Permira beat out Fort Worth, Texas-based TPG Capital and Rhode Island-based Providence Equity Partners Inc. for Ancestry, according to the filing. Ancestry said yesterday that Institutional Shareholder Services, a U.S. proxy advisory firm, recommended that shareholders vote for the acquisition by Permira.
Heather Erickson, an Ancestry spokeswoman, said company officials were aware of the investors’ filing alleging Permira’s buyout was tainted by conflicts of interest.
Company officials “do not believe the allegations have any merit,” Erickson said in an e-mailed statement. Noemie de Andia, a spokeswoman for Permira, didn’t immediately return a call seeking comment on the filing.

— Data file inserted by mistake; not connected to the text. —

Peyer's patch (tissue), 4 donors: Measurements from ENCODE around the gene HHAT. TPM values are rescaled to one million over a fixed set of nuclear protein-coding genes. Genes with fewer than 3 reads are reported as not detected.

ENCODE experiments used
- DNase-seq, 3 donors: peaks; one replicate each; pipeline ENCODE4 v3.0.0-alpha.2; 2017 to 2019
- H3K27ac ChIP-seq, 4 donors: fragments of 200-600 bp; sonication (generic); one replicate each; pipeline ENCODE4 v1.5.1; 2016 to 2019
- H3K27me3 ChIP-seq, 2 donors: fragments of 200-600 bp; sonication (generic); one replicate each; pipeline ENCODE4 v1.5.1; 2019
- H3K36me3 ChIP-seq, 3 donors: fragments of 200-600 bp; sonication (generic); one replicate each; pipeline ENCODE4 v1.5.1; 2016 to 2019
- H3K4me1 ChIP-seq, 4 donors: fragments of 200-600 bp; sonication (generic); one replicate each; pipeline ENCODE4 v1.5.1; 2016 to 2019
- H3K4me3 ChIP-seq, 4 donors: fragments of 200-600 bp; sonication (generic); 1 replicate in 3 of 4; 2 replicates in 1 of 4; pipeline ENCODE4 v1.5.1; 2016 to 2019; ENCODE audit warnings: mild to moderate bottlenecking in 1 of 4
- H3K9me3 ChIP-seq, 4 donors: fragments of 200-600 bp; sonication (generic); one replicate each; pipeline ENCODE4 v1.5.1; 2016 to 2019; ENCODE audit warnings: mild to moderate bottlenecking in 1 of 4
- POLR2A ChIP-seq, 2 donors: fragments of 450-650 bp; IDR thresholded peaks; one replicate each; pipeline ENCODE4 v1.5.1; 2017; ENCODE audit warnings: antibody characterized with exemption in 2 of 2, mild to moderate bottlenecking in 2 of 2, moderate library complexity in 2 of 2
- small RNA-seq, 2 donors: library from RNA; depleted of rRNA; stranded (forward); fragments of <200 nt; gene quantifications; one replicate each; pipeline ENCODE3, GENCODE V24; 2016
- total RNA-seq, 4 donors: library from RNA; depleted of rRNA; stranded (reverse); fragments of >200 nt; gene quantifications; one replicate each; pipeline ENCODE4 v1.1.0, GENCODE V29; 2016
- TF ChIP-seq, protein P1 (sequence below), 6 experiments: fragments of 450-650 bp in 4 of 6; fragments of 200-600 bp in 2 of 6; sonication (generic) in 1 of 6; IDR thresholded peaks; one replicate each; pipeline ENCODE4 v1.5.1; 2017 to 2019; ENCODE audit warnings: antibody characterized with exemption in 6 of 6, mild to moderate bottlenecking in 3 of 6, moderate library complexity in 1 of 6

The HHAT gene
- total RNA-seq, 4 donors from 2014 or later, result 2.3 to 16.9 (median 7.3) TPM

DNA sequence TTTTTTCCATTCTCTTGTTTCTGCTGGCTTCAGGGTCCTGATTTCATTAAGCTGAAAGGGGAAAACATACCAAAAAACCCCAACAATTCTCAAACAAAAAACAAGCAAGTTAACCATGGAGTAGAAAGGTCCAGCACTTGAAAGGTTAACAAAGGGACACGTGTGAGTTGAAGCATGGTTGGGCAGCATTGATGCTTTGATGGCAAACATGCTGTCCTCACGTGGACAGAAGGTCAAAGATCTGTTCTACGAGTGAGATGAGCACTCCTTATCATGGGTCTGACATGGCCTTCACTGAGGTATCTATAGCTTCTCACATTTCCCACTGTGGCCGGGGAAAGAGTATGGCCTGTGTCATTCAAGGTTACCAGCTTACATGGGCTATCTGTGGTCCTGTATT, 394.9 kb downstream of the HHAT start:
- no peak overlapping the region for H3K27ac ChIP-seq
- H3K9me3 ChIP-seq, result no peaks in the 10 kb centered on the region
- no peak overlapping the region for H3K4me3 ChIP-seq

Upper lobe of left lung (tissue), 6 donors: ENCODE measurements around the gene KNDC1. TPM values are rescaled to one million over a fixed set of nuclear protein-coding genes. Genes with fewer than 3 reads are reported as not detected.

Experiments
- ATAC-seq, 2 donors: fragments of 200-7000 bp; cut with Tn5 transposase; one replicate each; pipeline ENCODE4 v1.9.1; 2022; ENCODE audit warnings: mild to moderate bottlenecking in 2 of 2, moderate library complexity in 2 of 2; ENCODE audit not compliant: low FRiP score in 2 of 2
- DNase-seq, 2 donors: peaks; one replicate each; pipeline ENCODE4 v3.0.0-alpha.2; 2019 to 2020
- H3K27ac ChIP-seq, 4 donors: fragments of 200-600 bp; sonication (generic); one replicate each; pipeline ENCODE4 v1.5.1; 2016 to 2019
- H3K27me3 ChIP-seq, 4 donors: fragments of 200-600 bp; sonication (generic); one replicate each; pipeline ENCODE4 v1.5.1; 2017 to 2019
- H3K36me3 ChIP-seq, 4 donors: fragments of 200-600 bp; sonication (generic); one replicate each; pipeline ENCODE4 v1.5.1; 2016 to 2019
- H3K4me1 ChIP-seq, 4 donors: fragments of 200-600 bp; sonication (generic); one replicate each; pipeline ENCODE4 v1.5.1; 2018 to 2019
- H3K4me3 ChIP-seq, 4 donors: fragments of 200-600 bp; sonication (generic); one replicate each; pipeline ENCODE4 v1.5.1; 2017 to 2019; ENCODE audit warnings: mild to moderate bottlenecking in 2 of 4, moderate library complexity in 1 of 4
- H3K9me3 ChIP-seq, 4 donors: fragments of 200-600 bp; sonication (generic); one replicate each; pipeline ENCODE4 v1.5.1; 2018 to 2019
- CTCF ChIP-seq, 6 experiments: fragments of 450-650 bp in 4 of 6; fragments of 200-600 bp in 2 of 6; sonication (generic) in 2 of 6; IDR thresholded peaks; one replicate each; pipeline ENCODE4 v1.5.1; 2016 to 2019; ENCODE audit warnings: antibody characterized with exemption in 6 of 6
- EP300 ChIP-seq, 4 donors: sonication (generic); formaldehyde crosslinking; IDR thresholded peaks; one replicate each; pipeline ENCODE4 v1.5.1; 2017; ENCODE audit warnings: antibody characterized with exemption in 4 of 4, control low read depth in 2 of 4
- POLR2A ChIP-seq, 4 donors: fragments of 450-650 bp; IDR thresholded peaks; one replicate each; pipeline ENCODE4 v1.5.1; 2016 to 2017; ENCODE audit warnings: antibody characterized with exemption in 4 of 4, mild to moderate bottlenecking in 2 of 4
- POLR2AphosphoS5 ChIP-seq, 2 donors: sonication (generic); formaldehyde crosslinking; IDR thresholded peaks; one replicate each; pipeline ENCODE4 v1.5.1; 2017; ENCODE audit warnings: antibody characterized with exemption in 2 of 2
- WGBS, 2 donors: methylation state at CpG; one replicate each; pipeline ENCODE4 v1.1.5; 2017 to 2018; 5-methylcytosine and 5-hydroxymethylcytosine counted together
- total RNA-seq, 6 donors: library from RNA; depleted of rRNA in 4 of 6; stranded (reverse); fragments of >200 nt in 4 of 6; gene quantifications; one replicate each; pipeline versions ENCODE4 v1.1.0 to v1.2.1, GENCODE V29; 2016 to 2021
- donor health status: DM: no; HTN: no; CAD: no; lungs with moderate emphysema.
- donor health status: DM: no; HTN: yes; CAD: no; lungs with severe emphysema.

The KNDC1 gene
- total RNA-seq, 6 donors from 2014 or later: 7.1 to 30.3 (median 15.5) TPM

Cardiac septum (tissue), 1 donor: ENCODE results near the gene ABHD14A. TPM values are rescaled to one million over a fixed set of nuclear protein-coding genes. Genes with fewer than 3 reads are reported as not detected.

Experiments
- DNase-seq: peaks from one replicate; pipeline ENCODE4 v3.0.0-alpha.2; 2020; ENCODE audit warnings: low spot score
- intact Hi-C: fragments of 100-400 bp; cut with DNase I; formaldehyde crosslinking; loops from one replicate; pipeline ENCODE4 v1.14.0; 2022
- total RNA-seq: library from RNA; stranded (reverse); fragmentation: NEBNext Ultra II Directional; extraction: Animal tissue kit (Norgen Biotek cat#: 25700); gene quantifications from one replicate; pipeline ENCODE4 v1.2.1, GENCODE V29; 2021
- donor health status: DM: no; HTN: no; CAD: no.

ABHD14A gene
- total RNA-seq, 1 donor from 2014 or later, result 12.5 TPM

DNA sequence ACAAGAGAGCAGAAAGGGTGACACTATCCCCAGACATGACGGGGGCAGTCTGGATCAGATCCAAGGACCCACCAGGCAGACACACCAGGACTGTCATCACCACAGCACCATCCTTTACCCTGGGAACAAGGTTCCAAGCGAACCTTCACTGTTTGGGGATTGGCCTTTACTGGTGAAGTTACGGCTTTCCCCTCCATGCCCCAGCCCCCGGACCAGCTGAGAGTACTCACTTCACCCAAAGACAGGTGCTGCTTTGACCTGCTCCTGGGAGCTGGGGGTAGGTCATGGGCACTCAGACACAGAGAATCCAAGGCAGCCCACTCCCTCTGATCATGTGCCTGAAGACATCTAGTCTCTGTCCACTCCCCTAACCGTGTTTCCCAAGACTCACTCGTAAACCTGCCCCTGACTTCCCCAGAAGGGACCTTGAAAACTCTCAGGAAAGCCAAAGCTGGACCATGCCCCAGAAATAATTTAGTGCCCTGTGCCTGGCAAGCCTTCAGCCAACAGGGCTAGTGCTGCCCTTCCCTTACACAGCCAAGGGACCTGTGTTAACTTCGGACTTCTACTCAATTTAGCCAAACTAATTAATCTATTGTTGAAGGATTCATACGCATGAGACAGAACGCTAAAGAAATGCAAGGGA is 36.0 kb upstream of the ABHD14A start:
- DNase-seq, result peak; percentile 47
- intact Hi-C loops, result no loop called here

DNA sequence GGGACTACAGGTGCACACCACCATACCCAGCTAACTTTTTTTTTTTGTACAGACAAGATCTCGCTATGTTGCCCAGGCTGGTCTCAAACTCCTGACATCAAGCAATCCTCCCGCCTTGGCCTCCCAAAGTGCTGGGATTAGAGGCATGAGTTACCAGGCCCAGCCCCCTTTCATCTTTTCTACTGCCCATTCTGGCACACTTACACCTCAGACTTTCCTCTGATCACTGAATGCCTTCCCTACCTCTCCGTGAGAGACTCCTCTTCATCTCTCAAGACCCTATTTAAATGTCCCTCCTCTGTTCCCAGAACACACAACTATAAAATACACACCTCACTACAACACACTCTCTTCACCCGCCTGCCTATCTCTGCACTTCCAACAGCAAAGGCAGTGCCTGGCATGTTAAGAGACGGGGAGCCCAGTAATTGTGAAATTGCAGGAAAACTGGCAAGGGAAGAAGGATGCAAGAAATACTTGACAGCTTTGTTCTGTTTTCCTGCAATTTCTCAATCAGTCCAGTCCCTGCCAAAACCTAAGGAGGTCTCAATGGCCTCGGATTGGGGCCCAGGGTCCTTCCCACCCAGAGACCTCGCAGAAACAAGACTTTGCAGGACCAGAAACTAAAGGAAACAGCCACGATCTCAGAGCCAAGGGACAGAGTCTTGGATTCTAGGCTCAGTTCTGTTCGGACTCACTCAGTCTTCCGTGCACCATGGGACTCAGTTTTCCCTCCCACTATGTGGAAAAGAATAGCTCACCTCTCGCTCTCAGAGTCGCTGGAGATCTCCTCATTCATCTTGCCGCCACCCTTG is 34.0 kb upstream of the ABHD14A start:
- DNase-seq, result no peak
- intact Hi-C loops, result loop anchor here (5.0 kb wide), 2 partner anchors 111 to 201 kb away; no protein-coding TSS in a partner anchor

Pension funds and individual investors who own Ancestry shares are asking Chancery Judge Leo Strine to bar shareholders from voting on Permira’s offer and to invalidate some of the deal’s terms in hopes of generating a higher offer, according to the Dec. 7 filing. A hearing on the case is set for Dec. 17 in Wilmington.
Some Ancestry shareholders said today they were watching to see if another bidder moved to top Premira’s offer of $32-a- share.
“We’re supporting the deal, but we were disappointed with the purchase price,” Patrick Goff, an analyst at First Capital Alliance LLC in Chicago, said in a telephone interview. Goff said the firm holds more than 100,000 Ancestry shares. “Lots of analysts thought the shares were worth $35.”